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Describe the origin, use, influence, and mechanics of a code or cipher of your choice. Your response should be between 1000 and 1500 words. Be sure to interest your reader in your chosen code or cipher and explain the mechanics of your code or cipher (enciphering, deciphering, and decryption) in ways your reader can understand. Be clear, precise, and concise. And cite your sources.

Title: The Enigma Machine: An Ingenious Cipher that Shaped World History

The Enigma machine, a fascinating cipher device, played a pivotal role in World War II. Its origin, use, influence, and mechanics offer a captivating glimpse into the world of cryptography and its impact on global events.


The Enigma machine was invented by a German engineer, Arthur Scherbius, in the aftermath of World War I. Scherbius aimed to create a device that could provide secure communication, a critical need in a world increasingly reliant on telegraph and radio transmissions. The Enigma machine was patented in 1918 and initially marketed for commercial use. However, its potential for military application was soon recognized, and by the early 1930s, it was adopted by the German military and other entities for secure communication (Kahn, 1996).


The Enigma machine was essentially a cipher device used to encrypt and decrypt secret messages. It was widely used by German forces during World War II for communication between units and command centers. The machine transformed plain text messages into cipher text, which could then be transmitted via morse code or other means without fear of interception. The recipient, equipped with an Enigma machine set with the same settings as the sender's, could then decrypt the message.


The Enigma machine had a profound influence on the course of World War II. The Germans believed the Enigma encryption to be unbreakable, which led them to use it extensively. However, the code was eventually broken by the Allies, led by British cryptanalysts at Bletchley Park. The intelligence gained from deciphering Enigma-encrypted messages, codenamed Ultra, provided the Allies with invaluable insights into German strategies and plans. Many historians argue that the breaking of the Enigma code significantly shortened the war and saved countless lives (Hinsley, 1996).


The Enigma machine's mechanics were both ingenious and complex. The machine resembled a typewriter and included a keyboard for input and a lampboard for output. The core of the machine was a set of rotating mechanical rotors, which scrambled the input to produce the cipher text.

When a key was pressed, an electrical signal would pass through the rotors, each of which would shift the signal to a different letter. This signal would then be reflected back through the rotors by a 'reflector', further scrambling the letter. The resulting letter would light up on the lampboard, providing the encrypted output. Each key press also caused at least one rotor to rotate, changing the electrical pathway and ensuring that the same plain text letter would be encrypted differently each time it was entered (Singh, 1999).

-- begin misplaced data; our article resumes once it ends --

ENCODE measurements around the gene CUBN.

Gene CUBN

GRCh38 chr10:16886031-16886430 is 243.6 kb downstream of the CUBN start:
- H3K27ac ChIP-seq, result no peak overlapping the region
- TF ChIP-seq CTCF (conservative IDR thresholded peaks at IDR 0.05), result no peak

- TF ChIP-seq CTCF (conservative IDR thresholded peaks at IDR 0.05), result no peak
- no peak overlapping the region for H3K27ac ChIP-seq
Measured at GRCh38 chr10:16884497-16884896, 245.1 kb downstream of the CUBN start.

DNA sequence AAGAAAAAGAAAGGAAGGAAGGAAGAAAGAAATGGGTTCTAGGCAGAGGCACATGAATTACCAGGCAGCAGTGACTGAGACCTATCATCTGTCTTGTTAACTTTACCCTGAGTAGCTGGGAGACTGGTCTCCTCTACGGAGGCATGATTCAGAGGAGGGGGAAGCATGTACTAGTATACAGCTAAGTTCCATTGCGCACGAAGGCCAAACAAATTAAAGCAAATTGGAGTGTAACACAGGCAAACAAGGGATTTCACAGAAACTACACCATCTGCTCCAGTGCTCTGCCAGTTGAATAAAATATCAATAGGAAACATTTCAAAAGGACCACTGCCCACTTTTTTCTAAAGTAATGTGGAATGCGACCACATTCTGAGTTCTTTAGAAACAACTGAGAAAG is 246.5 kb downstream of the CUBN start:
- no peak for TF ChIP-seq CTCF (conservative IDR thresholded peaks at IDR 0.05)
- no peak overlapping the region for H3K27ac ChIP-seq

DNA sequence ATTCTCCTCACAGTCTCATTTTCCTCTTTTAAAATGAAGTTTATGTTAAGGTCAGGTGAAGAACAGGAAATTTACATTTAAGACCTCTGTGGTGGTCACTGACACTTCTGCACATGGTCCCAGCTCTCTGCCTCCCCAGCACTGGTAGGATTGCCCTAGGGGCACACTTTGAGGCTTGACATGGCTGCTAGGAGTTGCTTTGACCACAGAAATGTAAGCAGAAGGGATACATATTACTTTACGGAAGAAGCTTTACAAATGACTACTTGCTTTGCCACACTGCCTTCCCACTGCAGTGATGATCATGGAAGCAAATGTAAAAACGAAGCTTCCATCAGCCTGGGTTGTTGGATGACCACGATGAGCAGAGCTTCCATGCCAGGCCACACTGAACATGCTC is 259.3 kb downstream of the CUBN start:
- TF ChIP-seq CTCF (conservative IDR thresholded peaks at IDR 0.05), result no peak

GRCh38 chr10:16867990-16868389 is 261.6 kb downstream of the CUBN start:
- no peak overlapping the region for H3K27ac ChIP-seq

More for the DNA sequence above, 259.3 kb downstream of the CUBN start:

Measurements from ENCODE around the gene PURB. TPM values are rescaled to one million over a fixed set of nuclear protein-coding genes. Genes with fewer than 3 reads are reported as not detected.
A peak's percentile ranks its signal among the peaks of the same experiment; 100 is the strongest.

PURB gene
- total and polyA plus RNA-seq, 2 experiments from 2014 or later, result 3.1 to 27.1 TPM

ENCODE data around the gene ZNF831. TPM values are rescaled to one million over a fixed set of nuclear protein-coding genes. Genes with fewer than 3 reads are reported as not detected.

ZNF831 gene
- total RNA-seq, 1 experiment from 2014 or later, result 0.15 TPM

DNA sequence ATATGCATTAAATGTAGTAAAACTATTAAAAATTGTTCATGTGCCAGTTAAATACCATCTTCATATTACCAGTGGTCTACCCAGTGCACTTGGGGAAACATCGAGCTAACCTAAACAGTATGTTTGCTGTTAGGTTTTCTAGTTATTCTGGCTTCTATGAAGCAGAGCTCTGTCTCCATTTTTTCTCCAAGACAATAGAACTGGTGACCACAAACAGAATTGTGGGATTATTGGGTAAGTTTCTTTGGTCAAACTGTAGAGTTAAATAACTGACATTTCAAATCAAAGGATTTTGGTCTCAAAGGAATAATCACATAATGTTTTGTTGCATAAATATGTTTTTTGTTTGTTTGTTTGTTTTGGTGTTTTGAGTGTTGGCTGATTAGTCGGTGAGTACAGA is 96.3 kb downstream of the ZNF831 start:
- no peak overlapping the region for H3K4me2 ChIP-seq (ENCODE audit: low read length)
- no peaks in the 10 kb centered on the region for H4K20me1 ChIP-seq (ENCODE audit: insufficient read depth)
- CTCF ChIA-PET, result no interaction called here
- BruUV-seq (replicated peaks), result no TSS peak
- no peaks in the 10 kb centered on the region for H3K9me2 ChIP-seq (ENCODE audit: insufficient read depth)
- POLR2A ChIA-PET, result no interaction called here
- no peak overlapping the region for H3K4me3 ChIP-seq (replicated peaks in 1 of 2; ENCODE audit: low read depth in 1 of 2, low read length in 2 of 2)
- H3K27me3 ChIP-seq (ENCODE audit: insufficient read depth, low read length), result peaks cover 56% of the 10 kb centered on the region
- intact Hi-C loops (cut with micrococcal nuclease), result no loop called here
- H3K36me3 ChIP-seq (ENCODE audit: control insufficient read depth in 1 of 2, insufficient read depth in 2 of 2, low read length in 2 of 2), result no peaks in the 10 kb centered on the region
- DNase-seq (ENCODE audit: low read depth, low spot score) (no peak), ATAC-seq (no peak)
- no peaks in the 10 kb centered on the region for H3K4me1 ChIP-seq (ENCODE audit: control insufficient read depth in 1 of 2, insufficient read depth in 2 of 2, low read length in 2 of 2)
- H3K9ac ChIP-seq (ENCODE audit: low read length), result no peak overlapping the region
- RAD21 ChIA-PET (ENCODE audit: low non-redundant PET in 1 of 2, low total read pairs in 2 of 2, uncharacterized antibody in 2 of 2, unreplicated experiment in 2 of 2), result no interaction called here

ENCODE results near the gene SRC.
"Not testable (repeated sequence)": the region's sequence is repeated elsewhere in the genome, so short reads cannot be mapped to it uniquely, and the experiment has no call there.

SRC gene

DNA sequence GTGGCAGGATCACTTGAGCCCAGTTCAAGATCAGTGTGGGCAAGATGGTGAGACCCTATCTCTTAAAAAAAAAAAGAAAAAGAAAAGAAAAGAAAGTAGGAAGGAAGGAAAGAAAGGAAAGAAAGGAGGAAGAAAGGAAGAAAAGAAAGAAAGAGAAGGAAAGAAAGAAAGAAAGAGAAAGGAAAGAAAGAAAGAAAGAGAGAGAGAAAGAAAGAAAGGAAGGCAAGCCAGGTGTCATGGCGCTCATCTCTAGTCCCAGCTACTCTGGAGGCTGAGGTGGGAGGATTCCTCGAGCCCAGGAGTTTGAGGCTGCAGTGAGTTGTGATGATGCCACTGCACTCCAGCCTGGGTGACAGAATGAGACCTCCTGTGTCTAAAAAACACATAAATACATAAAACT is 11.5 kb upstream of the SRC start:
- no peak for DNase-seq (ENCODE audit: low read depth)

Deciphering the message required an Enigma machine with the same rotor and reflector settings as the original. When the cipher text was entered, it would pass through the rotors and reflector in reverse, producing the original plain text.


The decryption of the Enigma code was a monumental task. The machine's settings offered approximately 158 quintillion possible configurations, making a brute force approach infeasible. The breakthrough came when Polish cryptanalysts, led by Marian Rejewski, discovered that the Germans were using a predictable pattern in their message keys. This, combined with captured Enigma codebooks, allowed the Poles to reverse-engineer the machine and develop methods for decryption (Kozaczuk, 1984).

The work was later continued by the British at Bletchley Park, where a team led by Alan Turing developed the Bombe, a machine that automated the decryption process. The Bombe exploited a feature of the Enigma machine: no letter could be enciphered as itself. By checking for possible rotor settings that could produce a given piece of cipher text, the Bombe could rapidly eliminate incorrect settings and identify the correct ones (Copeland, 2006).


The Enigma machine stands as a testament to the power and influence of cryptography. Its complex mechanics and the efforts to break its code highlight the ongoing battle between code makers and code breakers. The story of the Enigma machine serves as a reminder of the critical role that information security plays in shaping world events.


  • Copeland, B. (Ed.). (2006). Alan Turing's Automatic Computing Engine. Oxford University Press.
  • Hinsley, F. H. (1996). Codebreaking and Signals Intelligence. Intelligence and National Security.
  • Kahn, D. (1996). The Codebreakers. Scribner.
  • Kozaczuk, W. (1984). Enigma: How the German Machine Cipher Was Broken, and How It Was Read by the Allies in World War Two. University Publications of America.
  • Singh, S. (1999). The Code Book: The Science of Secrecy from Ancient Egypt to Quantum Cryptography. Anchor.